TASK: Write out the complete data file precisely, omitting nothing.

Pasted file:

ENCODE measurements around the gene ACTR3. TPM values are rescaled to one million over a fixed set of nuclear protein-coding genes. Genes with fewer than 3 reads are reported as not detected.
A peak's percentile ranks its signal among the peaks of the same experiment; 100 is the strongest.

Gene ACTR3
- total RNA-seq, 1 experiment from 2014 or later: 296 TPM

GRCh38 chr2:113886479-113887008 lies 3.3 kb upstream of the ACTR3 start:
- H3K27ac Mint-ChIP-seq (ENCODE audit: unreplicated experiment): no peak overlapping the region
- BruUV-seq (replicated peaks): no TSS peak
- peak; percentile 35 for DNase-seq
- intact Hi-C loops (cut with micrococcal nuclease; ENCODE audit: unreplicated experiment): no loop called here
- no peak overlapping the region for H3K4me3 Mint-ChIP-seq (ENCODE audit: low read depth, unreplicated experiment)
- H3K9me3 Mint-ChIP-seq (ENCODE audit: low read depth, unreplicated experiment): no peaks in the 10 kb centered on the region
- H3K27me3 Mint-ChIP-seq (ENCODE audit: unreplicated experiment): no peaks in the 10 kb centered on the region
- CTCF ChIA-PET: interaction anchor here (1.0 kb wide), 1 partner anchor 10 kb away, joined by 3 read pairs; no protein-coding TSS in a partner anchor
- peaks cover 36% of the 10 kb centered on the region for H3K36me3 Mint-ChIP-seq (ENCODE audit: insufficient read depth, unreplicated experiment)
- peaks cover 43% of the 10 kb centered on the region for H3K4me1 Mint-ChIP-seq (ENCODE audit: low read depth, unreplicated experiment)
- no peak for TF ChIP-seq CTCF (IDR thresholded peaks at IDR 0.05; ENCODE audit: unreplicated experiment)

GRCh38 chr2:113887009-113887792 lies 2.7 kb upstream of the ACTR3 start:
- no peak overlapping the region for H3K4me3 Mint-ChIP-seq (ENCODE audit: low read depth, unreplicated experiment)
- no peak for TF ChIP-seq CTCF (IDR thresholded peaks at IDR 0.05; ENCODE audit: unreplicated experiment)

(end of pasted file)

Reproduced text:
ENCODE measurements around the gene ACTR3. TPM values are rescaled to one million over a fixed set of nuclear protein-coding genes. Genes with fewer than 3 reads are reported as not detected.
A peak's percentile ranks its signal among the peaks of the same experiment; 100 is the strongest.

Gene ACTR3
- total RNA-seq, 1 experiment from 2014 or later: 296 TPM

GRCh38 chr2:113886479-113887008 lies 3.3 kb upstream of the ACTR3 start:
- H3K27ac Mint-ChIP-seq (ENCODE audit: unreplicated experiment): no peak overlapping the region
- BruUV-seq (replicated peaks): no TSS peak
- peak; percentile 35 for DNase-seq
- intact Hi-C loops (cut with micrococcal nuclease; ENCODE audit: unreplicated experiment): no loop called here
- no peak overlapping the region for H3K4me3 Mint-ChIP-seq (ENCODE audit: low read depth, unreplicated experiment)
- H3K9me3 Mint-ChIP-seq (ENCODE audit: low read depth, unreplicated experiment): no peaks in the 10 kb centered on the region
- H3K27me3 Mint-ChIP-seq (ENCODE audit: unreplicated experiment): no peaks in the 10 kb centered on the region
- CTCF ChIA-PET: interaction anchor here (1.0 kb wide), 1 partner anchor 10 kb away, joined by 3 read pairs; no protein-coding TSS in a partner anchor
- peaks cover 36% of the 10 kb centered on the region for H3K36me3 Mint-ChIP-seq (ENCODE audit: insufficient read depth, unreplicated experiment)
- peaks cover 43% of the 10 kb centered on the region for H3K4me1 Mint-ChIP-seq (ENCODE audit: low read depth, unreplicated experiment)
- no peak for TF ChIP-seq CTCF (IDR thresholded peaks at IDR 0.05; ENCODE audit: unreplicated experiment)

GRCh38 chr2:113887009-113887792 lies 2.7 kb upstream of the ACTR3 start:
- no peak overlapping the region for H3K4me3 Mint-ChIP-seq (ENCODE audit: low read depth, unreplicated experiment)
- no peak for TF ChIP-seq CTCF (IDR thresholded peaks at IDR 0.05; ENCODE audit: unreplicated experiment)